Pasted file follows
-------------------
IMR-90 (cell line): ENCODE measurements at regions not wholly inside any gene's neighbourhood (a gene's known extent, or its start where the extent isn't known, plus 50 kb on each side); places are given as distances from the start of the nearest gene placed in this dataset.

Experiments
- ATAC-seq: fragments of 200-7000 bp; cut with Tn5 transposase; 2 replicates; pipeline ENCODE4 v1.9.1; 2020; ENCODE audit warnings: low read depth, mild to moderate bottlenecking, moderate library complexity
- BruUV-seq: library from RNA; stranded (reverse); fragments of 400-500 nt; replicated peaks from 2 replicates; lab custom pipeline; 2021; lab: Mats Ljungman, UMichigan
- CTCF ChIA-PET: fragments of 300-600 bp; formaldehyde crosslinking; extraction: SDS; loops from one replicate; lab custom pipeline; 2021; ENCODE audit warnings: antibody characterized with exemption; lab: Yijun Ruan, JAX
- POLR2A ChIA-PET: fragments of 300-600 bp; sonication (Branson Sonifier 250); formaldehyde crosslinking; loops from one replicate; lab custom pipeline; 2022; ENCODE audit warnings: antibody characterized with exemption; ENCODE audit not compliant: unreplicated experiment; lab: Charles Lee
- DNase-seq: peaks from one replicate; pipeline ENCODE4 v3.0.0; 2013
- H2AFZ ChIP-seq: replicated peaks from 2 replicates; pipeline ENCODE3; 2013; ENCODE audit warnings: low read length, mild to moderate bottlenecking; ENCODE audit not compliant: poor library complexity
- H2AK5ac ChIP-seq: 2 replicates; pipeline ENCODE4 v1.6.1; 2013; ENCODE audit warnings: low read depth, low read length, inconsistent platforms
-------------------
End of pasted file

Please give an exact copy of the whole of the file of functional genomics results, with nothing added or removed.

IMR-90 (cell line): ENCODE measurements at regions not wholly inside any gene's neighbourhood (a gene's known extent, or its start where the extent isn't known, plus 50 kb on each side); places are given as distances from the start of the nearest gene placed in this dataset.

Experiments
- ATAC-seq: fragments of 200-7000 bp; cut with Tn5 transposase; 2 replicates; pipeline ENCODE4 v1.9.1; 2020; ENCODE audit warnings: low read depth, mild to moderate bottlenecking, moderate library complexity
- BruUV-seq: library from RNA; stranded (reverse); fragments of 400-500 nt; replicated peaks from 2 replicates; lab custom pipeline; 2021; lab: Mats Ljungman, UMichigan
- CTCF ChIA-PET: fragments of 300-600 bp; formaldehyde crosslinking; extraction: SDS; loops from one replicate; lab custom pipeline; 2021; ENCODE audit warnings: antibody characterized with exemption; lab: Yijun Ruan, JAX
- POLR2A ChIA-PET: fragments of 300-600 bp; sonication (Branson Sonifier 250); formaldehyde crosslinking; loops from one replicate; lab custom pipeline; 2022; ENCODE audit warnings: antibody characterized with exemption; ENCODE audit not compliant: unreplicated experiment; lab: Charles Lee
- DNase-seq: peaks from one replicate; pipeline ENCODE4 v3.0.0; 2013
- H2AFZ ChIP-seq: replicated peaks from 2 replicates; pipeline ENCODE3; 2013; ENCODE audit warnings: low read length, mild to moderate bottlenecking; ENCODE audit not compliant: poor library complexity
- H2AK5ac ChIP-seq: 2 replicates; pipeline ENCODE4 v1.6.1; 2013; ENCODE audit warnings: low read depth, low read length, inconsistent platforms